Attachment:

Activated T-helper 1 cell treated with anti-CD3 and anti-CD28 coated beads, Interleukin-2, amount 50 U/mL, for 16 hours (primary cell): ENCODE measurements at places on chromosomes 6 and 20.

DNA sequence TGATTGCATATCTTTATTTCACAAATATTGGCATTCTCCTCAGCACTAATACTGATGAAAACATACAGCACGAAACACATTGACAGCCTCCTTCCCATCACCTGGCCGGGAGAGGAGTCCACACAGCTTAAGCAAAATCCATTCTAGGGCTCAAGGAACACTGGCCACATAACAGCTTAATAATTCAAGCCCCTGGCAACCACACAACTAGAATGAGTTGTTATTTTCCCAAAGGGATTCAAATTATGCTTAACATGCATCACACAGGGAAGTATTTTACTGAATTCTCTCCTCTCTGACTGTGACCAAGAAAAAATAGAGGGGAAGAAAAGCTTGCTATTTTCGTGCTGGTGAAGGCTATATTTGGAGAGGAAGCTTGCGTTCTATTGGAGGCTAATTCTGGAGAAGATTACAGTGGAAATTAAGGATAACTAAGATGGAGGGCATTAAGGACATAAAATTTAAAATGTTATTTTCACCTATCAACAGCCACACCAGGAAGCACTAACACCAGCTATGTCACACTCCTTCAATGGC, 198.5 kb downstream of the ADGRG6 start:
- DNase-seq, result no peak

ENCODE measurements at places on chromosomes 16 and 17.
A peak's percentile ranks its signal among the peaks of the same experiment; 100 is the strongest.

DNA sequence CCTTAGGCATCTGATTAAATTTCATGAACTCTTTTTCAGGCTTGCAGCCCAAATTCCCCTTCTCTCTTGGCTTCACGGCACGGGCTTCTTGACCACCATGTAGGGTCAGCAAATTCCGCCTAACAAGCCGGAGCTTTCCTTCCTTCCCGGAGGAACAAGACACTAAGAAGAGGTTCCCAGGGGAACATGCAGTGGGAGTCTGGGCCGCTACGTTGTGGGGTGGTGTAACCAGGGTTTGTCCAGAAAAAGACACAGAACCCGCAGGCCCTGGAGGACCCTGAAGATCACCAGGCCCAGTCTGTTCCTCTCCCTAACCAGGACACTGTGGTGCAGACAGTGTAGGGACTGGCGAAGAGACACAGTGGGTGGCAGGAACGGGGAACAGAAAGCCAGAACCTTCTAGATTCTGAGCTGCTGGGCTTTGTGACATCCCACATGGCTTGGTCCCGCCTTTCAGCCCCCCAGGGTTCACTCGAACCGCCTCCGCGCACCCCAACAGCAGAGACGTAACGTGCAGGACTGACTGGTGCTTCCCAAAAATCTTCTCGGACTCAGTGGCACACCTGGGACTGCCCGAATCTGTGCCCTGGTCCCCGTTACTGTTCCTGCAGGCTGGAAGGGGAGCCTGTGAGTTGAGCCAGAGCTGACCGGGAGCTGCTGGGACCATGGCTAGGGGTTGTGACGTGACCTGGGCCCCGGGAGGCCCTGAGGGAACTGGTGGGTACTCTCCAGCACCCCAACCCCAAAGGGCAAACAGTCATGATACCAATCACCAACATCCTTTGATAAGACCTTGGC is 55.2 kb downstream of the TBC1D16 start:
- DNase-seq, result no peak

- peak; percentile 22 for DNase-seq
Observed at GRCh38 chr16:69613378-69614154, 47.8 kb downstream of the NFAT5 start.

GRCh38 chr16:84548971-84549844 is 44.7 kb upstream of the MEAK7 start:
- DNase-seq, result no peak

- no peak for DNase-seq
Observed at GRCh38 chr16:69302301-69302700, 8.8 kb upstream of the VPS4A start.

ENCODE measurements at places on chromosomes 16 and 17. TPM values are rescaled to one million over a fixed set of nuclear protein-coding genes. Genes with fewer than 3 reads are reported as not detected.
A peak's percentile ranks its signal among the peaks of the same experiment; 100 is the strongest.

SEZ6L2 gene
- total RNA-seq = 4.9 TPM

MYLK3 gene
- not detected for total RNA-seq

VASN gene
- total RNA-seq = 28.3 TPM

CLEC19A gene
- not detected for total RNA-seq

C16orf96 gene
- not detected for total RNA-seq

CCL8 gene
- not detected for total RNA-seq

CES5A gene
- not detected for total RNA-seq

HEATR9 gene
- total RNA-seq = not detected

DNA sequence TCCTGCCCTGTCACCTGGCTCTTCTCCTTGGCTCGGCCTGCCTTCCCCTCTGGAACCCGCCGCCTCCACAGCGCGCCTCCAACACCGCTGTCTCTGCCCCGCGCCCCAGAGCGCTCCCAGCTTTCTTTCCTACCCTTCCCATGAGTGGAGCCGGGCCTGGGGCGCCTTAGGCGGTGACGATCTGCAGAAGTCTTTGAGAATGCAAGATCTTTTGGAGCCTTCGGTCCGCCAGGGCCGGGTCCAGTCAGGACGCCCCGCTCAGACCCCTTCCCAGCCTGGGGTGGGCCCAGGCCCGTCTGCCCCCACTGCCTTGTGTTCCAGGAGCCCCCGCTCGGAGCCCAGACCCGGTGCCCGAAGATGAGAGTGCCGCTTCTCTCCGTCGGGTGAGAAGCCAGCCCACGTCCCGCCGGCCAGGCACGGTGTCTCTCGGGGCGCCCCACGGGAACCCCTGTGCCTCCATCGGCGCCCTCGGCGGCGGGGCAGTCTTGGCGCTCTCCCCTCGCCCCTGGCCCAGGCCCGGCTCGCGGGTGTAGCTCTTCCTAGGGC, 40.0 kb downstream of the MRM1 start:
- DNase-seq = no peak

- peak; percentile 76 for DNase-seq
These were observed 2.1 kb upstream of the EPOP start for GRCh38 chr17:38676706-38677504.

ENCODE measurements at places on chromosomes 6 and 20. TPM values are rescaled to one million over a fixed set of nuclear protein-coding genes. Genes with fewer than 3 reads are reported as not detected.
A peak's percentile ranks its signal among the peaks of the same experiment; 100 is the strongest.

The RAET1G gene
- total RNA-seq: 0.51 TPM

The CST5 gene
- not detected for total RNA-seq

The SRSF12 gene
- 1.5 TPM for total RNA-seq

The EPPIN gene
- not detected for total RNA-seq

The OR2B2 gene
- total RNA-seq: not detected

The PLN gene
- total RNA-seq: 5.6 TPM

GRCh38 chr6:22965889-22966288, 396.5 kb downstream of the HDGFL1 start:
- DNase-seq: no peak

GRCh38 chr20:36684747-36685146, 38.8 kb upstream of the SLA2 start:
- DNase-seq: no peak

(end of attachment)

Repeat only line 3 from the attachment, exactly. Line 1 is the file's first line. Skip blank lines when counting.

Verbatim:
- DNase-seq, result no peak